Samir Khalil, executive director of the Arab American Democratic Club, said, “The Arab American Democratic Club mourns the passing of an important icon and a great leader of our community. Miriam Khalil Zayed, a daughter, a mother, a grandmother, a sister, a wife, a loyal leader, and a friend to all. She will be missed by everyone who knew her, worked with her, and ever met her. She is a genuine and sincere person, a pillar of our community, and the heart and soul of the AADC. She will be missed by all.”
Salman Aftab, on the board of the American Muslim Task Force which works with the state, county and municipal officials, said he would often see Zayed at meetings he attended, adding, “Miriam Zayed was a great political activist and community leader who had the courage and vision to empower the Arab and Muslim communities. She leaves behind a profound and significant legacy.”
Miriam’s daughter Lena offered a remembrance at the memorial service at the Aqsa School Wednesday afternoon following the burial.
“My mother loved her siblings, parents, cousins, aunts and uncles, nieces and nephews very much. She was always grateful that you showed her support in everything that she did,” Lena said.
“Whether it was attending the Arab American Democratic Club brunches, the United Holy Land Fund events, the Beitunia Club events, you guys were all there, shoulder to shoulder with her and she was so proud of you all, always introducing you to all of the distinguished people she met and knew along her pathway of life. She did so much for our community near and far that we are so proud of her.”
Miriam and Refat were married on April 11, 1971. Zayed went to Chicago State Universty and later received her Masters Degree from National Louis University in Curriculum Education. She was the first among her famly to attend and graduate from college.
Zayed was active in Illinois politics and was honored by Governors Jim Edgar and George Ryan. Edgar praised Miriam Zayed for her work on behalf of the Arab and Muslim American community and Ryan honored her as one of Illinois’ top teachers and educators. She was also photographed greeting President Barack Obama, Chicago Mayor Richard M. Daley and President Bill Clinton.
(Ray Hanania is a former Chicago City Hall reporter and columnist, and author of the book “Arabs of Chicagoland,” Arcadia Publishing, 2005. He can be reached through his personal website at Hanania.com or at email@example.com.)
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Ray Hanania is an award winning political and humor columnist who analyzes American and Middle East politics, and life in general. He is an author of several books.
"I write about three topics, the Middle East, politics and life in general. I often take my life experiences and offer them in an entertaining way to readers, and I take on the toughest topics like the Israel-Palestine conflict and don't pull any punches about what I feel is fair. But, my priority is always about writing the good story."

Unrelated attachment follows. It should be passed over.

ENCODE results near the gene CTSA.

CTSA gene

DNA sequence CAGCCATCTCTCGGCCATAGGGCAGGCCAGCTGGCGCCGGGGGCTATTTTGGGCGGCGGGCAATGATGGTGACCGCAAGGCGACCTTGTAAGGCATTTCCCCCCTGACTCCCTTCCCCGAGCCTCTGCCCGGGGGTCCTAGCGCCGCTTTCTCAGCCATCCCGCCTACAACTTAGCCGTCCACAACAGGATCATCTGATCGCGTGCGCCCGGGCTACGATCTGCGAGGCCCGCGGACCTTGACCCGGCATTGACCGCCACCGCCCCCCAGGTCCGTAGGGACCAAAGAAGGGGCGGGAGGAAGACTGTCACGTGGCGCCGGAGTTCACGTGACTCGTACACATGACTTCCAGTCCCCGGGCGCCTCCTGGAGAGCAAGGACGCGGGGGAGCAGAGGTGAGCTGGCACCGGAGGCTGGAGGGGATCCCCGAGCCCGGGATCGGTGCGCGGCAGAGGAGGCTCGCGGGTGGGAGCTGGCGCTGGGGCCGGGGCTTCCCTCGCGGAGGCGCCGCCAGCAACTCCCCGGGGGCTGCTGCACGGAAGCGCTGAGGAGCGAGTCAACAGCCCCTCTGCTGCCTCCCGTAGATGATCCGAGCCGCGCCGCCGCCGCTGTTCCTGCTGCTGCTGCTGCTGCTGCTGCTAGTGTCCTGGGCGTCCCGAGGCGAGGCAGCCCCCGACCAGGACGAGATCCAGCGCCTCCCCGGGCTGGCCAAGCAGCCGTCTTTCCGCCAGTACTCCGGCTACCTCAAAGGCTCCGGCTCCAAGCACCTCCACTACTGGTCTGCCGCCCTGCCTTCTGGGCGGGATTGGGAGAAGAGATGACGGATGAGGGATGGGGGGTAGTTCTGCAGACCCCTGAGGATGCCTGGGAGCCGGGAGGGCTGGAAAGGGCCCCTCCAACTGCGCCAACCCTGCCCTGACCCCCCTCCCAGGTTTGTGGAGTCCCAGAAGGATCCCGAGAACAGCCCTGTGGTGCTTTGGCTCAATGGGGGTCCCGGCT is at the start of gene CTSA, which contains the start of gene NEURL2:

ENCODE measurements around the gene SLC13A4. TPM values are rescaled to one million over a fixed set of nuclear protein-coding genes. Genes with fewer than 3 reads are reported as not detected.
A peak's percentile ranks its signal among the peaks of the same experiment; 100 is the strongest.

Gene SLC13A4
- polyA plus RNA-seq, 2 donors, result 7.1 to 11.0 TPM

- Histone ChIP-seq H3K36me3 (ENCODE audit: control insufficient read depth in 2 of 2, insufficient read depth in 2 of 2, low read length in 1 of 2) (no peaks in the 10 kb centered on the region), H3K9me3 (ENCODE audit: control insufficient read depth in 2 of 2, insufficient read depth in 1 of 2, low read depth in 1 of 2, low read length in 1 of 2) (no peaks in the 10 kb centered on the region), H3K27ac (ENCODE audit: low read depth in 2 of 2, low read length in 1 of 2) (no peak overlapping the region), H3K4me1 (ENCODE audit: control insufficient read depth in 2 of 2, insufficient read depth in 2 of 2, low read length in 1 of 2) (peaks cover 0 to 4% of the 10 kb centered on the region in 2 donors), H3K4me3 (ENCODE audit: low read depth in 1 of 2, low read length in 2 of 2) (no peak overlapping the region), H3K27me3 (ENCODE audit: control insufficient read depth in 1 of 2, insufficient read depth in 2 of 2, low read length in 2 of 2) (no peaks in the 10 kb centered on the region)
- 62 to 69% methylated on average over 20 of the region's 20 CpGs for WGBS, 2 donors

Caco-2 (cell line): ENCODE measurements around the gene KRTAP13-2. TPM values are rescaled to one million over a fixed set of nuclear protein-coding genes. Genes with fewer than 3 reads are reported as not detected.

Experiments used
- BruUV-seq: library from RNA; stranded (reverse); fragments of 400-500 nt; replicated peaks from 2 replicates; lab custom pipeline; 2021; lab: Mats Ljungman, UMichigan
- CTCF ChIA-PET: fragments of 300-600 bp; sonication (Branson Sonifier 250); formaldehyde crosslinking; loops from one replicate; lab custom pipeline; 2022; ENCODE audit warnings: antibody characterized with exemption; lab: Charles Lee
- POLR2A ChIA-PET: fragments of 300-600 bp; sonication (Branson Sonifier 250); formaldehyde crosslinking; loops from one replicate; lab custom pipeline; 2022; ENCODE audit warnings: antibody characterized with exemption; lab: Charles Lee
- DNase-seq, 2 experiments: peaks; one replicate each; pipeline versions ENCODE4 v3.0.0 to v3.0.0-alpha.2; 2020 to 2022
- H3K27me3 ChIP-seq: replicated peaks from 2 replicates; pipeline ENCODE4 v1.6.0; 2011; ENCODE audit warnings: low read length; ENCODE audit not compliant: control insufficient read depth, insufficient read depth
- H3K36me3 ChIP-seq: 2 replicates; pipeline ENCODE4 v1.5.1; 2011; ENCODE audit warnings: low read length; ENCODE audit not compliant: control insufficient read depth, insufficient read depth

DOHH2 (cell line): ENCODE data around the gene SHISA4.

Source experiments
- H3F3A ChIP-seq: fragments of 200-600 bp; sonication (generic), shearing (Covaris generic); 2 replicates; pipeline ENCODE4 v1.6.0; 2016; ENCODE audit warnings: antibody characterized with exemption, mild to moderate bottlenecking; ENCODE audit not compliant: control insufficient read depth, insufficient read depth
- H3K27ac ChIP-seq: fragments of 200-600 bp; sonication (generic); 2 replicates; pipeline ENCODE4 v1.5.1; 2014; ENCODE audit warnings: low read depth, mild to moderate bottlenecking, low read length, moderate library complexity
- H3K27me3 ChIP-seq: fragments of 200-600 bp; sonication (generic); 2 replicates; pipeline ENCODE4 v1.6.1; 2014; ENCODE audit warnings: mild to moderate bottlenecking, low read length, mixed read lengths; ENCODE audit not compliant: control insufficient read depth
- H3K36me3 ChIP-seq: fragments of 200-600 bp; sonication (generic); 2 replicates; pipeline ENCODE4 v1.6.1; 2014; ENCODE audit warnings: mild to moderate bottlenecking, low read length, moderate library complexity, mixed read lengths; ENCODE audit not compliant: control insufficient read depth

Hanania covered Chicago Politics and Chicago City Hall from 1976 through 1992. Hanania began writing in 1975 when he published The Middle Eastern Voice newspaper in Chicago (1975-1977). He later published “The National Arab American Times” newspaper which was distributed through 12,500 Middle East food stores in 48 American States (2004-2007).
Hanania writes weekly columns on Middle East and American Arab issues for the Arab News in Saudi Arabia at www.ArabNews.com, Middle East Monitor in London, the TheArabDailyNews.com, www.TheDailyHookah.com and at SuburbanChicagoland.com. He has also published weekly columns in the Jerusalem Post newspaper, YNetNews.com, Newsday Newspaper in New York, the Orlando Sentinel Newspapers, and the Arlington Heights Daily Herald.
Palestinian, American Arab and Christian, Hanania’s parents originate from Jerusalem and Bethlehem.
Hanania is the recipient of four (4) Chicago Headline Club “Peter Lisagor Awards” for Column writing. In November 2006, he was named “Best Ethnic American Columnist” by the New American Media. In 2009, Hanania received the prestigious Sigma Delta Chi Award for Writing from the Society of Professional Journalists. He is the recipient of the MT Mehdi Courage in Journalism Award. He was honored for his writing skills with two (2) Chicago Stick-o-Type awards from the Chicago Newspaper Guild. In 1990, Hanania was nominated by the Chicago Sun-Times editors for a Pulitzer Prize for his four-part series on the Palestinian Intifada.
His writings have also been honored by two national Awards from ADC for his writing, and from the National Arab American Journalists Association.